Kathleen P. Mullinix

From your morning coffee to the glass of wine you might have with dinner, it is true that the food you consume does impact the functioning of your genes. While it is widely accepted that genes influence whether we have blue eyes or brown hair, there is now a growing understanding that genes are responsible for our health, and that DNA plays a dynamic role in our daily lives.

Through the use of powerful nutrigenomics technologies that discover how genes which govern specific health states are affected by diet, a growing body of knowledge is being amassed. By determining how bioactive food components work, and the cause-and-effect relationship between food and health, nutri-genomics can identify innovative nutritional products that provide a variety of health benefits.

Developed over several years, nutrigenomics is now validated as a technology that can elucidate how dietary ingredients influence gene expression and metabolism, and it is the source of a growing array of potential products that confer health benefits.

In contrast, nutrigenetics—a field of inquiry that asks how variations in genes among individuals affect the reactions of an individual to specific dietary ingredients—is still in its infancy in 2007. Across most fields of biological inquiry today, scientists—using powerful databases that identify variations among genes of individuals—are working to establish correlations between genetic variations and susceptibility to certain health states, both good and bad. However, making such correlations is a daunting task because most conditions that are of interest are governed by not one, but many genes, and in order to develop meaningful causal relationships, very large populations must be studied. To date, appropriate studies have not been done on large populations.

Unfortunately, over the recent past, various groups have launched nutrigenetic testing kit products that purport to inform consumers about the relationship between their individual genes and their nutritional status. Appropriately, several regulatory agencies have become involved in attempting to set standards for establishing the validity of these tests that are being marketed to consumers.

The Government Accounting Office (GAO), following its 10-month investigation of direct-to-consumer nutrigenetic test kits, determined that these kits "mislead consumers by making predictions that are medically unproven and so ambiguous that they do not provide meaningful information to consumers." The GAO report stated that such tests are on the rise: one company estimated that it has sold over 35,000 nutrigenetic tests to consumers since it began marketing tests in the United States in 2003.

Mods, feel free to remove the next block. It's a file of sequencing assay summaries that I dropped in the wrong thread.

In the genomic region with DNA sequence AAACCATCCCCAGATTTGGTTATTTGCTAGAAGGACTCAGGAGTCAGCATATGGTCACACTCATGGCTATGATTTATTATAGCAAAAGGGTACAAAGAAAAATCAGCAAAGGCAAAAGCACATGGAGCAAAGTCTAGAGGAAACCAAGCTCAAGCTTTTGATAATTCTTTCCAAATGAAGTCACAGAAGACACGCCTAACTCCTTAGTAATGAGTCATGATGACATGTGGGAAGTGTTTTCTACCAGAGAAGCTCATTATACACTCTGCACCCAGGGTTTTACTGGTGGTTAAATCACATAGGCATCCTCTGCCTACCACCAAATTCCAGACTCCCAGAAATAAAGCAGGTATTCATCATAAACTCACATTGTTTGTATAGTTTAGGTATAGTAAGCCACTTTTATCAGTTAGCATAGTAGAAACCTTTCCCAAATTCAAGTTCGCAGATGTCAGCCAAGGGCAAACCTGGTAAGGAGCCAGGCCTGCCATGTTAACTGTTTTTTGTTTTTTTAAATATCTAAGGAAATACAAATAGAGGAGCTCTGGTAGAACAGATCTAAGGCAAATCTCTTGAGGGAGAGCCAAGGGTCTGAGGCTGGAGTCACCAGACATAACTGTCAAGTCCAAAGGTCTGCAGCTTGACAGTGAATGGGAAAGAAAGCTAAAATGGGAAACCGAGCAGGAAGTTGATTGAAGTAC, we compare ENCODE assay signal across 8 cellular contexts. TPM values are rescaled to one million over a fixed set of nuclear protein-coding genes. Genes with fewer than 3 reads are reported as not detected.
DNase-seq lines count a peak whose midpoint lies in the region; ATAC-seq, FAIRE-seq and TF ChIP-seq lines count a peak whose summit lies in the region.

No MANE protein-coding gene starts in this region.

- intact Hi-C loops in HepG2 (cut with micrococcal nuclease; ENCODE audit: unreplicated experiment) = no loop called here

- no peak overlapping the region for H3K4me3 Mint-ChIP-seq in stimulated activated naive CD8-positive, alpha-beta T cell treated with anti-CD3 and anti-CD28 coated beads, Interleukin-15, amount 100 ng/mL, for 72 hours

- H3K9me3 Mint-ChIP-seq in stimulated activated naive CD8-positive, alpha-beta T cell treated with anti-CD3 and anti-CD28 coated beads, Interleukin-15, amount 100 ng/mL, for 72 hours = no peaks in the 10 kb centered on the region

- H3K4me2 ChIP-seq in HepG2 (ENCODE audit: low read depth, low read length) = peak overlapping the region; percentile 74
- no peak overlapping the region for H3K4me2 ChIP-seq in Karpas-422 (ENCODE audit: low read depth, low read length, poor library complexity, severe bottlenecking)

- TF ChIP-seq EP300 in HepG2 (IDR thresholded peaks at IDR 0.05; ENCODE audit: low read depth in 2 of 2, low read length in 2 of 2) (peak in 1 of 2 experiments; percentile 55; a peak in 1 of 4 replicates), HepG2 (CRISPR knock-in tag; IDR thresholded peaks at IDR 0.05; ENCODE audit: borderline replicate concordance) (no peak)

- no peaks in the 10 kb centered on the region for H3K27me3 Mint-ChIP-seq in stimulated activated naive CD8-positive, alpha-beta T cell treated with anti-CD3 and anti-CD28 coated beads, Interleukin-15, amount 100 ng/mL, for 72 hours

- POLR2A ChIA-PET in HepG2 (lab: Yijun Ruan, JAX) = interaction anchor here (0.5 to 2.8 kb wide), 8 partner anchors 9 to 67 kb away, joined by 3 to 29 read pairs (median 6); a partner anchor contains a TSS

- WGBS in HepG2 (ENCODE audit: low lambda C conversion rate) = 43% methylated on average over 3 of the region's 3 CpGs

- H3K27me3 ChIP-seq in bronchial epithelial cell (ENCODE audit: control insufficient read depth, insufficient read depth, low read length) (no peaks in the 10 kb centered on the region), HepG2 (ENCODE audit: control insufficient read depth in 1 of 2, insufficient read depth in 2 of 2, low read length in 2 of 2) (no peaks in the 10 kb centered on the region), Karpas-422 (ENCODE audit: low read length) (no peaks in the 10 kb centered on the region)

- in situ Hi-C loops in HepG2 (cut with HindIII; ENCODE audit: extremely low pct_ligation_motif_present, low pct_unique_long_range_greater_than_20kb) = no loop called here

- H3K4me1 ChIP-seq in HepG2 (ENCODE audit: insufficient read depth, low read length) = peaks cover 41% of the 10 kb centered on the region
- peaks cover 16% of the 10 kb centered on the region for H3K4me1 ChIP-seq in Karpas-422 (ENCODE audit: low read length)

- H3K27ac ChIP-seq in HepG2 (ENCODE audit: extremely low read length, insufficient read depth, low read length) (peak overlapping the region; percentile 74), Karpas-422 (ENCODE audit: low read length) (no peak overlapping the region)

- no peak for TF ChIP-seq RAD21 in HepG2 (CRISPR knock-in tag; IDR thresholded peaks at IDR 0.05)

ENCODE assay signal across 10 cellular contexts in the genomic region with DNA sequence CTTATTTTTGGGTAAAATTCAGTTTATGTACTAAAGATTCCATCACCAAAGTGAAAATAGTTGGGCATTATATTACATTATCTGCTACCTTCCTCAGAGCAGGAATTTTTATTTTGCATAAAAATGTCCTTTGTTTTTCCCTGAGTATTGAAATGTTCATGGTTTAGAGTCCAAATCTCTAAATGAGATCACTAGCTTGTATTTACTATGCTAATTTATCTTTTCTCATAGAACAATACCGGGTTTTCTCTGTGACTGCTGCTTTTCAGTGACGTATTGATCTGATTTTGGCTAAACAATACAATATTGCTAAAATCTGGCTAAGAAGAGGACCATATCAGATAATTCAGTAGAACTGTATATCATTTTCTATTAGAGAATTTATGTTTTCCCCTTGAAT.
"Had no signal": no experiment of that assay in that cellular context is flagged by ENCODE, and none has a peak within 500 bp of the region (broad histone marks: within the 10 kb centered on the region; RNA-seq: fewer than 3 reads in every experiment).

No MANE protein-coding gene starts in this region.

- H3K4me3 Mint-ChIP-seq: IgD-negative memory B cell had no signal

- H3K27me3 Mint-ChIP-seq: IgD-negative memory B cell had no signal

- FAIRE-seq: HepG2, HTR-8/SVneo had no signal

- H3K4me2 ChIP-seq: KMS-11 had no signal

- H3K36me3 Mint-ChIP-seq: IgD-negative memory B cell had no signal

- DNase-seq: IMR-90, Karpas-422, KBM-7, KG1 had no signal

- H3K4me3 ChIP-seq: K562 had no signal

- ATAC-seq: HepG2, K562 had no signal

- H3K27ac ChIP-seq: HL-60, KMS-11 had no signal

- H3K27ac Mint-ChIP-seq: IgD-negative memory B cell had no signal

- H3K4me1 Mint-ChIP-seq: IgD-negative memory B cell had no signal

The majority of genetic tests on the market are known as "home brews," and are marketed as medical services, "direct-to-consumer." These tests are not regulated by the Food and Drug Administration and are not subject to any review to assess their validity. Significantly, there are no standards to assess the reliability of these tests. The Federal Trade Commission and Centers for Disease Control and Prevention say that buyers should be "wary" and "skeptical" of claims made by testing products since no valid scientific studies exist that show that genetic tests can be used safely or effectively with "customized" dietary recommendations that are being made by some genetic testing companies.

At WellGen, we use technology to discover ingredients that influence the expression of genes that are known to influence various health states across the human population. Examples of applications of the technology include our work to identify ingredients that influence genes responsible for inflammation and fat metabolism. We view nutrigenetics and the validated markers and tests that will result from the successes of nutrigenetic technologies as the long-term deliverable of extensive nutrigenomics research. The long-term goals of personalized nutrition are realistic, and they will be attained in the future as a result of the science that is being conducted today.

The power of nutrigenomics technologies is enormous and can be utilized today to predictably identify new ingredients with health benefits that can be proven and quantified. Over the next 5–10 years, science will progress, the marketplace will grow increasingly receptive to the idea of personalized nutrition, and savvy food companies and retailers will reap the benefits. Concurrent with the scientific breakthroughs relating to the human genome, marketplace demands have put nutrigenomics discoveries in a favorable position as a key source of innovation for the food industry. Trends toward food customization and individualized food preferences will open new opportunities for nutrigenomics and its use in the future of personalized nutrition.

by Kathleen P. Mullinix, Ph.D., is President and CEO, WellGen, Inc., 63 Dudley Rd., New Brunswick, NJ 08901 ([email protected]).